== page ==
Square being Square, of course, the visual quality extends to the full-motion video sequences. The most striking thing about these, however, is their brevity and relative infrequency. Only the four or five most key scenes are illustrated through FMV, with every other plot point handled through the in-game engine. Furthermore, even the little bit of FMV sprinkled through the first disc is seen time and time again. The reason for this? Chrono Cross' scope is so dizzying, every bit of extra space helps.

 The Great Concavity
Map quest

   Though it has "only" two alternate worlds compared to Chrono Trigger's five time periods, there's a lot to do. When you exit to the world map, it's hard to believe such an overworld can accomodate around 40 hours of gameplay. The fact that each location has two variations--one for each world--helps, as do the various other islands around El Nido. Dungeons on the whole are also relatively small in terms of size, though you'll have to explore each one thoroughly to find everything.

   The weary RPG player will be happy to know that searching and finding obscure treasure chests is what replaces tedious level-building and money raising. To understand why this is so, a little explanation of the battle system is in order. A character's stats raise occasionally through normal battles, but the big jumps come through boss battles. Effectively, this sets all the characters at about an even level, one which can't be passed up. Because of the way the game builds stats by progression through the game, and raising stats through hours of fighting normal enemies is literally impossible, you'll always be at the right base strength for the right part of the game. What enemies do give you are Elements--which is where the battle system really comes into its own.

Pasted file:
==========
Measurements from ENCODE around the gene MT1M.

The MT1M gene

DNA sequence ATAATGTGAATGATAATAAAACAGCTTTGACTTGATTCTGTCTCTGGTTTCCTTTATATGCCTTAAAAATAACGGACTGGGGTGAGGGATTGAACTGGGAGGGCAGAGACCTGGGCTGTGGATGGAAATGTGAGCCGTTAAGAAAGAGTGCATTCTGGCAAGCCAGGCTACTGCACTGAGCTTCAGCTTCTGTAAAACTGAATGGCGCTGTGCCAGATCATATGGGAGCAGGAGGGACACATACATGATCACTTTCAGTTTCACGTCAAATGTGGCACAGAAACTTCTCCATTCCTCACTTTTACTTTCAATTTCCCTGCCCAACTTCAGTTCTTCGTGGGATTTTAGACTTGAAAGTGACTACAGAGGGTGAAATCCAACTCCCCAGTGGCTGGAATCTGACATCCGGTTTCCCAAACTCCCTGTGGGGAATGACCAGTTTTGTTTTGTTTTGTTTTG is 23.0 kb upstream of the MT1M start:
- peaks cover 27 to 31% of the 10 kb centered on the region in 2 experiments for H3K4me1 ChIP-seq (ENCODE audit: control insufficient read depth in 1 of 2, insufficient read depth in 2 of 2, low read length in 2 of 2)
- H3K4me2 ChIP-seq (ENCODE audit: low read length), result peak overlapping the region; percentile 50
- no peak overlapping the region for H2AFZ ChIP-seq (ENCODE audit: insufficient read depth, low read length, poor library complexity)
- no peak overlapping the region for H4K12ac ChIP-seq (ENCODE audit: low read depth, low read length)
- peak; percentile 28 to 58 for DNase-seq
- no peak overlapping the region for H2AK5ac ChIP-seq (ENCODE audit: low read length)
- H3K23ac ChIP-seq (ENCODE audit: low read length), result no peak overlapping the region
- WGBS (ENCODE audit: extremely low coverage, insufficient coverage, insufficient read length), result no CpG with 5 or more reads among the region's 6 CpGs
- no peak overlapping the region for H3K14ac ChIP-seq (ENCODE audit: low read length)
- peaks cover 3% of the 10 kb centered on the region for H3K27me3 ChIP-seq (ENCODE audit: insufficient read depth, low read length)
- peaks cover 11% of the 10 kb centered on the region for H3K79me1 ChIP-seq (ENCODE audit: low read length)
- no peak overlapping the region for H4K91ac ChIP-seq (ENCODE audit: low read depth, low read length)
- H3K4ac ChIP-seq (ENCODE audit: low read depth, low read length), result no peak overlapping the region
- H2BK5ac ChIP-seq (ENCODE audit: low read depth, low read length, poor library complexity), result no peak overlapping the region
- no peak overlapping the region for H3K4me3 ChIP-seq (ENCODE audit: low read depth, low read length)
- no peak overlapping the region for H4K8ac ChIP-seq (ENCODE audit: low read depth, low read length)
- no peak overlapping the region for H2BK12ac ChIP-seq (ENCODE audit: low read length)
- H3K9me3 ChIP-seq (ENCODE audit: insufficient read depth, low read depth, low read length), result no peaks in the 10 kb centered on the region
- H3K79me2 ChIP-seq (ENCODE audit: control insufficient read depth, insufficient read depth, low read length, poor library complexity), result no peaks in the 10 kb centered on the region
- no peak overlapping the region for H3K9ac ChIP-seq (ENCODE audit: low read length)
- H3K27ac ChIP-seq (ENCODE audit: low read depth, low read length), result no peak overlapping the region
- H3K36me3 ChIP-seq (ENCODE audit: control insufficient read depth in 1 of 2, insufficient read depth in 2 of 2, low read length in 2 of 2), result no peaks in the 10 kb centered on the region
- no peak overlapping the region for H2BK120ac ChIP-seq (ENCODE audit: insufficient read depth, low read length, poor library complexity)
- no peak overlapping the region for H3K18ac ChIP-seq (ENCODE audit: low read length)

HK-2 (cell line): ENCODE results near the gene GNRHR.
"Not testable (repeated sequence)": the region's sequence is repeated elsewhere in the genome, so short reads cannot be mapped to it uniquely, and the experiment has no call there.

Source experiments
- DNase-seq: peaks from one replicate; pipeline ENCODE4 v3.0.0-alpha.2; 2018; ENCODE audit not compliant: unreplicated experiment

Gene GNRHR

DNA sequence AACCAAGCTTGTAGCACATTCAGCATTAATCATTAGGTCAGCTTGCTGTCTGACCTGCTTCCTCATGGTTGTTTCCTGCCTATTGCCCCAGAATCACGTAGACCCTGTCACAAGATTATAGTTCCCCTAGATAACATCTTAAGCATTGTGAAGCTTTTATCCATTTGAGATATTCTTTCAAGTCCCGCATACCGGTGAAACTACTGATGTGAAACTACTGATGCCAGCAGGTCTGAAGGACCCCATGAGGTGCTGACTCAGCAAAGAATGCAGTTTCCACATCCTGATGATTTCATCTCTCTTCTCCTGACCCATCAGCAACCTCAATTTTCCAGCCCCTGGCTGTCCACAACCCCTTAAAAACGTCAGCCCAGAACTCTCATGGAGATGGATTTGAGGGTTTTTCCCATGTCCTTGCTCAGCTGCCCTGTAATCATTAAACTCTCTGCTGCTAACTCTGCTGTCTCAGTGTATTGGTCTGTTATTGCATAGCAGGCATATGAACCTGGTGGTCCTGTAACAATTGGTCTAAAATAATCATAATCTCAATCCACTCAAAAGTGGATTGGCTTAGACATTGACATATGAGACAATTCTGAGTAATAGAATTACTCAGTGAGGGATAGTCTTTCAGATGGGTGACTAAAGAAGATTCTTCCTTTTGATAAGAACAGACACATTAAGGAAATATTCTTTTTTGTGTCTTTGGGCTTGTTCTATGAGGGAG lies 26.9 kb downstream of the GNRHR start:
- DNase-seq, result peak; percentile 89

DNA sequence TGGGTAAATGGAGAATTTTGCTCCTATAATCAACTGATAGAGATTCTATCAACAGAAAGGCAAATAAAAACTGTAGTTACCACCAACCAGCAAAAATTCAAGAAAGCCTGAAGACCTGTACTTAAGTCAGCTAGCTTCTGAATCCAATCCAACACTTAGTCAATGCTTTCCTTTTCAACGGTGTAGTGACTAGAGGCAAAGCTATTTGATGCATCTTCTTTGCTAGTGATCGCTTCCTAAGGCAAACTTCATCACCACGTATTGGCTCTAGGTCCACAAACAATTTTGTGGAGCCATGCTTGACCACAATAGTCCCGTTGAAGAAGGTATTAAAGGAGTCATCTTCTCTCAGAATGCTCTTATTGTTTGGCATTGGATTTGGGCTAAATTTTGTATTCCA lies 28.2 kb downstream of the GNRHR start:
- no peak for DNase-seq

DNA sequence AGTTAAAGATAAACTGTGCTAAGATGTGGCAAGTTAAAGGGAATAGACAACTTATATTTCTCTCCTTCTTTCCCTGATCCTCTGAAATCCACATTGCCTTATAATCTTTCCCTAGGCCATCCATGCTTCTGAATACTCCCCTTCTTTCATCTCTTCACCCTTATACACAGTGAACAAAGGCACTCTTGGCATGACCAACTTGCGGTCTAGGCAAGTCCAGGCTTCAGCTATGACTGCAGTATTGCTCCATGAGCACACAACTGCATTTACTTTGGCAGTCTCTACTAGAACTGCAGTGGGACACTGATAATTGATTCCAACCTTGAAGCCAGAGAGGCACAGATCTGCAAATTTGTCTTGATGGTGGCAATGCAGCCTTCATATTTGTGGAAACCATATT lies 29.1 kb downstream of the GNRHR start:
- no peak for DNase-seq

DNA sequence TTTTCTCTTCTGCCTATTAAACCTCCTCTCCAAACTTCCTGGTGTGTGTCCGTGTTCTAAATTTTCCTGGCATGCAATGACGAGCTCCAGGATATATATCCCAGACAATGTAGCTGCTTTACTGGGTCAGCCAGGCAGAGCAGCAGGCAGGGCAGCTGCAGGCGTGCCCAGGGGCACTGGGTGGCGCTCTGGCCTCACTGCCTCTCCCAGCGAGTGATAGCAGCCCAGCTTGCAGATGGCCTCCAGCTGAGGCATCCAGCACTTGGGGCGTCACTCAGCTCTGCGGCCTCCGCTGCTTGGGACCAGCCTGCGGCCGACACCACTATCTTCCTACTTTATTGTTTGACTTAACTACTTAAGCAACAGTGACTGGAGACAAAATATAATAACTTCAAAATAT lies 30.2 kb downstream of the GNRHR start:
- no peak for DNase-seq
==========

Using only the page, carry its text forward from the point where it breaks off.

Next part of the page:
Try not to just select your Elements from a hat.
Some people just don't get it.

   Each character has an Element grid that, like his or her stats, expands with boss battles. There are eight levels to the grid, and each level will gradually gain more slots. A beginning character might have two level 1 slots and a level 2, while an end-game hero will have at least two level eight slots and as many as eight level ones. Each slot in the grid is filled with an Element, which have intrinsic values and colors. The Red attack element Fireball is a level 1 plus or minus 7, which basically means it can go anywhere on the grid. If you put it at a higher value, it'll become stronger, and if you were theoretically able to put a level 1 Element below that level, it would be less effective. Not every Element's intrinsic value ranges across the entire grid: some high-level summons are level 8 plus or minus zero, and a few others can't be placed more than two spots from their requisite level.